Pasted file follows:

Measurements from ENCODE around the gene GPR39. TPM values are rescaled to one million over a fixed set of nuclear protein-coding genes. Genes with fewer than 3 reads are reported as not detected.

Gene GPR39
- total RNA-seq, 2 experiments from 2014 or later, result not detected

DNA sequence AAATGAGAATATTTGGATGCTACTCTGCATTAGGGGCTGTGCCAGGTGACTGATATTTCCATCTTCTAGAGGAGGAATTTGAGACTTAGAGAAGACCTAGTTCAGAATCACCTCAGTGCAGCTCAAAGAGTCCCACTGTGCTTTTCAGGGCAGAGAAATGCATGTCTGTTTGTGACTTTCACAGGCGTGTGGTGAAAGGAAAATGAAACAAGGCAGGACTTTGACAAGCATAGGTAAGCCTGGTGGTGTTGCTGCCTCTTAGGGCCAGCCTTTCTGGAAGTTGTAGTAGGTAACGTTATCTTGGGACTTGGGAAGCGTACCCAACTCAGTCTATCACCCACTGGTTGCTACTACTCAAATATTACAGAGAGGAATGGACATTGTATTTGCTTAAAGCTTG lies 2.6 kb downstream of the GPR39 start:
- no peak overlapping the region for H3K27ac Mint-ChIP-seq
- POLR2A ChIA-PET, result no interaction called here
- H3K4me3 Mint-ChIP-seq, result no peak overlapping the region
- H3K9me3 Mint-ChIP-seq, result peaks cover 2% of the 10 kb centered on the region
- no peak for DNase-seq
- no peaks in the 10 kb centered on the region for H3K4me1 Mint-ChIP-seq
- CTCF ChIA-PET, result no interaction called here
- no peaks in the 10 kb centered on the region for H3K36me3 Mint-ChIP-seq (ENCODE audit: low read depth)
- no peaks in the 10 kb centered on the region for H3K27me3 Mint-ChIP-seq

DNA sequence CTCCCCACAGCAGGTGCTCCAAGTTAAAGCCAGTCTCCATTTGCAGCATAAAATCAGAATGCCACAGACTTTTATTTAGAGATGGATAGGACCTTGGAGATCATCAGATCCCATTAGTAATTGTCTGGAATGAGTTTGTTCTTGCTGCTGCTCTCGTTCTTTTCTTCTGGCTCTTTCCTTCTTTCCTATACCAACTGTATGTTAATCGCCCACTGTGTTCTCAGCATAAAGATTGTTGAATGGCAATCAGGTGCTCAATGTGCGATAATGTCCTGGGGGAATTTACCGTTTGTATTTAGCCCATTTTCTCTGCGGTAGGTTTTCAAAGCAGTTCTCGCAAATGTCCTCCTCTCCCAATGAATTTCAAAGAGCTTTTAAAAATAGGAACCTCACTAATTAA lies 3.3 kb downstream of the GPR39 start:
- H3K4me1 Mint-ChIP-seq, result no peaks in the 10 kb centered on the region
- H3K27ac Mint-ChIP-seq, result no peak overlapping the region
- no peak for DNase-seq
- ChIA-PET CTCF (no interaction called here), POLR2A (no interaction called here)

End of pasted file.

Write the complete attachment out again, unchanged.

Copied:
Measurements from ENCODE around the gene GPR39. TPM values are rescaled to one million over a fixed set of nuclear protein-coding genes. Genes with fewer than 3 reads are reported as not detected.

Gene GPR39
- total RNA-seq, 2 experiments from 2014 or later, result not detected

DNA sequence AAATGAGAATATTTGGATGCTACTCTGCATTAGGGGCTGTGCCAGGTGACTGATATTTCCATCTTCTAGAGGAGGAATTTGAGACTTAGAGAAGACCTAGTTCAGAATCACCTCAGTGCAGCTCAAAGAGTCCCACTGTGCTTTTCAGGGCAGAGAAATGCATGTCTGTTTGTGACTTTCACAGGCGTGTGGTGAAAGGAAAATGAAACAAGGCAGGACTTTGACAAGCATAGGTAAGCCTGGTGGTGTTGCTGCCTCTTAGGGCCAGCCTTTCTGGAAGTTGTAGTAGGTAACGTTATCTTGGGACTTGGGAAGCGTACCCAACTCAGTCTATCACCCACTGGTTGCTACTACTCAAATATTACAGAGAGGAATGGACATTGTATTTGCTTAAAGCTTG lies 2.6 kb downstream of the GPR39 start:
- no peak overlapping the region for H3K27ac Mint-ChIP-seq
- POLR2A ChIA-PET, result no interaction called here
- H3K4me3 Mint-ChIP-seq, result no peak overlapping the region
- H3K9me3 Mint-ChIP-seq, result peaks cover 2% of the 10 kb centered on the region
- no peak for DNase-seq
- no peaks in the 10 kb centered on the region for H3K4me1 Mint-ChIP-seq
- CTCF ChIA-PET, result no interaction called here
- no peaks in the 10 kb centered on the region for H3K36me3 Mint-ChIP-seq (ENCODE audit: low read depth)
- no peaks in the 10 kb centered on the region for H3K27me3 Mint-ChIP-seq

DNA sequence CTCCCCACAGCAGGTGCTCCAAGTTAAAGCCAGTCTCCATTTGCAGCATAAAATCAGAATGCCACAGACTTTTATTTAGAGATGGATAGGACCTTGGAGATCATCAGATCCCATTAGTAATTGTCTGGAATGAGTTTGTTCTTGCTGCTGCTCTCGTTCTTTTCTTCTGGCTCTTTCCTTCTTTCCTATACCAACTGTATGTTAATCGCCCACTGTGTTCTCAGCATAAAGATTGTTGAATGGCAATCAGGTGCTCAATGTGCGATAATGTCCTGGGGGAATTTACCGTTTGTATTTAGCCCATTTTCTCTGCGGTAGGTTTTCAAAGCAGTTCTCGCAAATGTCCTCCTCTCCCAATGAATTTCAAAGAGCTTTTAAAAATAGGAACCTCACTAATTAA lies 3.3 kb downstream of the GPR39 start:
- H3K4me1 Mint-ChIP-seq, result no peaks in the 10 kb centered on the region
- H3K27ac Mint-ChIP-seq, result no peak overlapping the region
- no peak for DNase-seq
- ChIA-PET CTCF (no interaction called here), POLR2A (no interaction called here)